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Exploring Italy In NYC Through Regional Farmhouse Cooking

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Hell’s Kitchen may not be Manhattan’s quietest neighborhood; however, one venue offers the chance to transport yourself to authentic Italy. At Tavola, regional farmhouse cooking — mainly focusing on Puglia, Sicily and Rome — and a simple but high-quality wine menu delight guests’ senses, while a 7,000-pound wood burning double oven cooks pizza in one and entrees like fresh catch fish and smoky artichokes splashed with lemon and vinaigrette for a salad in the other. Crafted from Vesuvio volcanic clay, you won’t find anything else like it in Manhattan — or the country!

“When dining at Tavola, New Yorkers feel that they can eat in New York City the same way they ate during their travels throughout Italy,” explains Chef and Owner Nicola Accardi. “It is making New Yorkers more adept in the traditions of Italian dining as it is in Italy, as opposed to Italian American food.”

Located in the former 120-year-old Manganaro’s Grosseria Italiana space, this under-the-radar restaurant was inspired by Accardi’s agriturismo (farm-stay) travels throughout Italy, where he was influenced by the different regions and their fresh, local cooking. Through opening Tavola, Accardi has been able to showcase a menu of seasonal ingredients and fresh herbs put together in a simple, unfussy, Italian style. Accradi works alongside Chef Giancarlo Dellanzo, the restaurant’s chef de cuisine.

One highlight of the menu is the olive oil, a single varietal Castelveltrano imported from Sicily. The tasting experience of the olive oil is akin to the glass of Falanghina I’m sipping, my palate picking up herbaceous and peppery notes. While this olive oil comes with the before-dinner bread, it, as well as the olives themselves, are also incorporated into a number of dishes, like the “Salumi” antipasti with hot prosciutto di parma, sopressata coppa and Castelvetrano olives; the “Spaghettini Vongole” with Manila clams, roasted garlic, Italian parsley, peperoncino and olive oil; and the classic marinara pizza. Speaking of pizza, if you order one item off the menu make it the pizza, as it’s cooked in the wood-burning oven for a quick 90 seconds, allowing for a traditional Neopolitan pizza with thin crispy crust that’s light with a smoky essence. This is in line with the restaurant’s philosophy of making delicious tasting food that’s not too heavy and is healthy.

They also make hand-rolled pastas incorporating ingredients like buffalo mozzarella, ricotta, peperoncini, Sicilian eggplant and porcini mushrooms. Ask your server if they have any pizza or pasta featuring Pesto Trapanese, a type of pesto from Trapani, Sicily, made with almonds instead of pine nuts, a touch of fennel, anchovy and chunks of tomato, showcasing the Arabic influence on Sicily. Other dishes to sample include “Eggplant Parmigiana,” “Wood Oven Roasted Salmon,” and “Grilled Frute di Mare.”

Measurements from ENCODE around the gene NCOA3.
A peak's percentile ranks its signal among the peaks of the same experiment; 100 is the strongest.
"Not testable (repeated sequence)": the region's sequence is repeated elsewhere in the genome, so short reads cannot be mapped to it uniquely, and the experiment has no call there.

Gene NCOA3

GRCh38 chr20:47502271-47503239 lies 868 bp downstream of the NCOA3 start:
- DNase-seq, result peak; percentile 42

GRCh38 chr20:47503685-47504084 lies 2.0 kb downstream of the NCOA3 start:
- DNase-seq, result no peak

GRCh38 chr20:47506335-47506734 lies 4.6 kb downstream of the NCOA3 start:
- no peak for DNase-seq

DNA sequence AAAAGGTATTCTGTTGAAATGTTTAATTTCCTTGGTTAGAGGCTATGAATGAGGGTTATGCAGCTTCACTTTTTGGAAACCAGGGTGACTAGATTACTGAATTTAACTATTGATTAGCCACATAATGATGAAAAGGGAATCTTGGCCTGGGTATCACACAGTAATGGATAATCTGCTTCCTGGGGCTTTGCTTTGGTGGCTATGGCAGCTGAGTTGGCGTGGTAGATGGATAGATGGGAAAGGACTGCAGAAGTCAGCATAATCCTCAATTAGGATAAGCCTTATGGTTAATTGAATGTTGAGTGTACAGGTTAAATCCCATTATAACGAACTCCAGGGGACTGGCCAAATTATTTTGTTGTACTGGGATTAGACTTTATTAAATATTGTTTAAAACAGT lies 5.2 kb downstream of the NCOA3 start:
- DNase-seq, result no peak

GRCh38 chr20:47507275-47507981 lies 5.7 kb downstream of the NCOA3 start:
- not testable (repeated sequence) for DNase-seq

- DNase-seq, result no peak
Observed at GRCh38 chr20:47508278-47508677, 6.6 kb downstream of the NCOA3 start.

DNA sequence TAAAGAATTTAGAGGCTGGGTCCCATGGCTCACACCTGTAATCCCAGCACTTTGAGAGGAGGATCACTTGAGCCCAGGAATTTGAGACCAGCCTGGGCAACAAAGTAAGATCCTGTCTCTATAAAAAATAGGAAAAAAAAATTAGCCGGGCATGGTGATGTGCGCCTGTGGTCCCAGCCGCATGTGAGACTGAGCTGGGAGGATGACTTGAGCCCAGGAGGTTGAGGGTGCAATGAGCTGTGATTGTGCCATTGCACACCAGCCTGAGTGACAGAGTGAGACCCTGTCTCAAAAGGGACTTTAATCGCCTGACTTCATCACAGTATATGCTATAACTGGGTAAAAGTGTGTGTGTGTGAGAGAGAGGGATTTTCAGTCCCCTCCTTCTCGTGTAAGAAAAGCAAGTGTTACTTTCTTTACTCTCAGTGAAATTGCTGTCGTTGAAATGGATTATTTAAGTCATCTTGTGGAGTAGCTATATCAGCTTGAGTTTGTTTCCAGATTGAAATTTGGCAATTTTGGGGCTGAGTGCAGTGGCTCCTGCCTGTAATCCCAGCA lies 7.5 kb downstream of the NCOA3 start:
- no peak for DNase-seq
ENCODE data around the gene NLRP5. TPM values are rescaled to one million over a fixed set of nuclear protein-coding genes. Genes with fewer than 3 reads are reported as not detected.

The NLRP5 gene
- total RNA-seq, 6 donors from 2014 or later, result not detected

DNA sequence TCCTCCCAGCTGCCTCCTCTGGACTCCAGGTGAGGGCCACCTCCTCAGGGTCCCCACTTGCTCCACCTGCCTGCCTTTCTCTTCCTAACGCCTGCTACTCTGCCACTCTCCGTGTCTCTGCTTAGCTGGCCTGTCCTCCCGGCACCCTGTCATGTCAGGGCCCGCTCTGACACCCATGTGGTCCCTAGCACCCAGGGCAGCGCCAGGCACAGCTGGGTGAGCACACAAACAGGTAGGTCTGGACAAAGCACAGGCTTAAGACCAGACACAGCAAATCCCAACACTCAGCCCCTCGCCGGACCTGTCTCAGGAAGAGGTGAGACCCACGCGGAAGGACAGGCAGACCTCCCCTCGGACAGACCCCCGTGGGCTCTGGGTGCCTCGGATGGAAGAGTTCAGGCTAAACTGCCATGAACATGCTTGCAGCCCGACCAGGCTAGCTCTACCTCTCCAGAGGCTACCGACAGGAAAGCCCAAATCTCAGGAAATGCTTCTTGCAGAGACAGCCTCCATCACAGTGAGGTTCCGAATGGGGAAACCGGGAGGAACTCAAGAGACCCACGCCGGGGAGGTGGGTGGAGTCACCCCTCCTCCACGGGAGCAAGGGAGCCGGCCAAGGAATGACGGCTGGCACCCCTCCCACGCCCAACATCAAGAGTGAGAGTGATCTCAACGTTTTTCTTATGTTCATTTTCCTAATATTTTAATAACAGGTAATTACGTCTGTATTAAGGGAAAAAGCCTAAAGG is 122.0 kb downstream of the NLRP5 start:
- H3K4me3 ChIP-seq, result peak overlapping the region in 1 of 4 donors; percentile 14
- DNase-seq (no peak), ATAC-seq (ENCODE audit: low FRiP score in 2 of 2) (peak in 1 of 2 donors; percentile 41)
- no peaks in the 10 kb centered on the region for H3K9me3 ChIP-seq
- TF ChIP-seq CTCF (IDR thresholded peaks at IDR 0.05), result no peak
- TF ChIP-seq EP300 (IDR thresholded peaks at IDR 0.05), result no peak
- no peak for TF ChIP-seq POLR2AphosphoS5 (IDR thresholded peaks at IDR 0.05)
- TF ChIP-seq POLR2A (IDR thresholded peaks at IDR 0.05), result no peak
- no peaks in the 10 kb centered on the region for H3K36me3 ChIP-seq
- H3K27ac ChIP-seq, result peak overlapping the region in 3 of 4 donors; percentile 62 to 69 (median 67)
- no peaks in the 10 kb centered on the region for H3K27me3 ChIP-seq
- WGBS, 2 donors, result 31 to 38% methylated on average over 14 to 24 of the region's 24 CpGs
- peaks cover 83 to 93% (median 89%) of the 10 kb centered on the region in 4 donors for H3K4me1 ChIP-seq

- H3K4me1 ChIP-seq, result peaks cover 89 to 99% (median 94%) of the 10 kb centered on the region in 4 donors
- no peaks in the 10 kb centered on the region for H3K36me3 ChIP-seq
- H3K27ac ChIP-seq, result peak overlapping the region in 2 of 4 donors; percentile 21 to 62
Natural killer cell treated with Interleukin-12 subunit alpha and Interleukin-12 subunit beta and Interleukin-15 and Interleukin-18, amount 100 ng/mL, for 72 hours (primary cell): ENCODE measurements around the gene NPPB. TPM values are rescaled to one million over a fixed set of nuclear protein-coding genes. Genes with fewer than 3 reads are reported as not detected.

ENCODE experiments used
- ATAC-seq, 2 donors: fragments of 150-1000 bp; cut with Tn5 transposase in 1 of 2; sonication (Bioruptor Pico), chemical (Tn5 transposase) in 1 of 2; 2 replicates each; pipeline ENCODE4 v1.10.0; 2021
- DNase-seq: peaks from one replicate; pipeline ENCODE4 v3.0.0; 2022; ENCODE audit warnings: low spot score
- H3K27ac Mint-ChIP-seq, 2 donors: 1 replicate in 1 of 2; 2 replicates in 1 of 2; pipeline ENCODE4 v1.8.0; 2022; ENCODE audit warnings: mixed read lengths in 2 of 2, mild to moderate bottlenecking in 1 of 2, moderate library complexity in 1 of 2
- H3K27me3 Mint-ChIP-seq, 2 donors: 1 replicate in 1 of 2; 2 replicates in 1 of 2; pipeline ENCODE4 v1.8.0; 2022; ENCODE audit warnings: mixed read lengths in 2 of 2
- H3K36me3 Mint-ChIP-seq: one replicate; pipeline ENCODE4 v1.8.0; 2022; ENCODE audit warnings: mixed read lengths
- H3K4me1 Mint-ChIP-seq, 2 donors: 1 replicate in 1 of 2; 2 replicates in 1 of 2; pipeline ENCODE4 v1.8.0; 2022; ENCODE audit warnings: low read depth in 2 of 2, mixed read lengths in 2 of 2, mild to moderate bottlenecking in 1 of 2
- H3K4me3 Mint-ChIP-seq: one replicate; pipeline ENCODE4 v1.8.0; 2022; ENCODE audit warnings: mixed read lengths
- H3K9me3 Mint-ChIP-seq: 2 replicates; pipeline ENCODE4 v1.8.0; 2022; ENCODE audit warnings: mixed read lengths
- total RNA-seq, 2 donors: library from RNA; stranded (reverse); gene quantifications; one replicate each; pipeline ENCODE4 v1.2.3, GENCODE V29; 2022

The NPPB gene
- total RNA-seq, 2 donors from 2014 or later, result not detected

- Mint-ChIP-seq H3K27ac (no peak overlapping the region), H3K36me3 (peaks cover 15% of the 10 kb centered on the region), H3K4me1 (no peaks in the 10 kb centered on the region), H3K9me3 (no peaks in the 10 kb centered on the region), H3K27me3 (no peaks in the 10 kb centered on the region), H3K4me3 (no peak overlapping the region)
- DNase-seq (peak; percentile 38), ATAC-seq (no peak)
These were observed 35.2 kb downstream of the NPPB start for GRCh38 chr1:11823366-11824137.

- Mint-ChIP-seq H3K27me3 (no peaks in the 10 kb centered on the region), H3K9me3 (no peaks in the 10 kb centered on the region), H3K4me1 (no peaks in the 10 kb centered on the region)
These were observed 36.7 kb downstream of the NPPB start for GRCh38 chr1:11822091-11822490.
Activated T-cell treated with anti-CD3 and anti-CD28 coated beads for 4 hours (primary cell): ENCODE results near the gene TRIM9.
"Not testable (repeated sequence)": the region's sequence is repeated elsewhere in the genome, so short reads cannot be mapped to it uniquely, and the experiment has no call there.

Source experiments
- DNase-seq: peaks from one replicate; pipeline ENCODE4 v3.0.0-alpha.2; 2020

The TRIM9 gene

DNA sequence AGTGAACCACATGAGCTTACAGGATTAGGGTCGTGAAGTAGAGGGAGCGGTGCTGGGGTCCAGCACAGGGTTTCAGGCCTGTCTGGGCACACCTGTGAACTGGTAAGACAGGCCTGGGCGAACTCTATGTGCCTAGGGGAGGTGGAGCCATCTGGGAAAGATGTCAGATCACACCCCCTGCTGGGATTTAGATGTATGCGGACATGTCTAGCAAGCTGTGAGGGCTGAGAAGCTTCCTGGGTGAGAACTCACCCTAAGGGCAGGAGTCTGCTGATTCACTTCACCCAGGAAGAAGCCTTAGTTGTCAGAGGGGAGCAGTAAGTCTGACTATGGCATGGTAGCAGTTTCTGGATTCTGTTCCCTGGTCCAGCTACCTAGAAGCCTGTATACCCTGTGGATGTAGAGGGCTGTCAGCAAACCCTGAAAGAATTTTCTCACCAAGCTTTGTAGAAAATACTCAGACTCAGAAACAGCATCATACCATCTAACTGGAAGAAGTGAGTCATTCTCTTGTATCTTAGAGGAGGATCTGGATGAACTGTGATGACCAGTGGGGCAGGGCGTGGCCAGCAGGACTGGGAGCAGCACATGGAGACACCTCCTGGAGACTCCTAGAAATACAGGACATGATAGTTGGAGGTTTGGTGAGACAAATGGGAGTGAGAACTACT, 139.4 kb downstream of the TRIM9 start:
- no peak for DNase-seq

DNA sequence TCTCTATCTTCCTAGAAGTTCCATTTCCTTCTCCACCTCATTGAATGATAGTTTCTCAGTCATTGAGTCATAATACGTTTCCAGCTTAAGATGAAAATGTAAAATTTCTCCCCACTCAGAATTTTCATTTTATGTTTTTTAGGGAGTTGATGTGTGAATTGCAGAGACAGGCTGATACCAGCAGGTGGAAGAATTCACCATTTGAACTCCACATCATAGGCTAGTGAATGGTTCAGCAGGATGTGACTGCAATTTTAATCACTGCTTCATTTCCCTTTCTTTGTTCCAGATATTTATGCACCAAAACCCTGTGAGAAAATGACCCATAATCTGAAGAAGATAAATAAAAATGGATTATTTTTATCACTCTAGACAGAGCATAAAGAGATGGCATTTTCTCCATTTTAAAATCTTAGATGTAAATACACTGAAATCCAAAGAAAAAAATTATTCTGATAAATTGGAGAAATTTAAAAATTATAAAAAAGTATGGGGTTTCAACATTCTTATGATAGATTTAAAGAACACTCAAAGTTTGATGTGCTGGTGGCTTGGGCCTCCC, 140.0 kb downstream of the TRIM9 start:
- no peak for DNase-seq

For dessert, their cannoli shells are flown in from in from Italy and stuffed with home-made filling when ordered. Moreover, their Stracciatella Semifreddo is like a light pudding ice cream filled with hidden chunks of chocolate and gowned in fresh berries.

While the drink menu isn’t long, you’ll undoubtedly appreciate the offerings: Chianti, Sangiovese, Grillo, Trebbiano and Prosecco, to name a few choices. Beer is also an option, and happy hour is from 3:30 to 6:30pm seven days a week, with glasses of wine offered for 1/2 price.

Beyond food, wine and ambiance, Tavola is also active in the local community, helping to sponsor local schools and events like charity walks, offering free dinners for two as a prize. They also work with Tables for the Poor at St. Francis Xavier Church, donating food during Thanksgiving as well as food and money throughout the year.

This article originally appeared on Drive the District

Also Check Out:

Local Living On Italy’s Amalfi Coast

How To Cook Pappa Al Pomodoro Like You’re From Tuscany

Sommelier Certification: Exploring The Delicious World Of Italian Wine

Jessie Festa

Jessica Festa is the editor of Epicure & Culture as well as Jessie on a Journey. She enjoys getting lost in new cities and having experiences you don’t read about in guidebooks. Some of her favorite travel experiences have been teaching English in Thailand, trekking her way through South America, backpacking Europe solo, road tripping through Australia, agritouring through Tuscany, and volunteering in Ghana.

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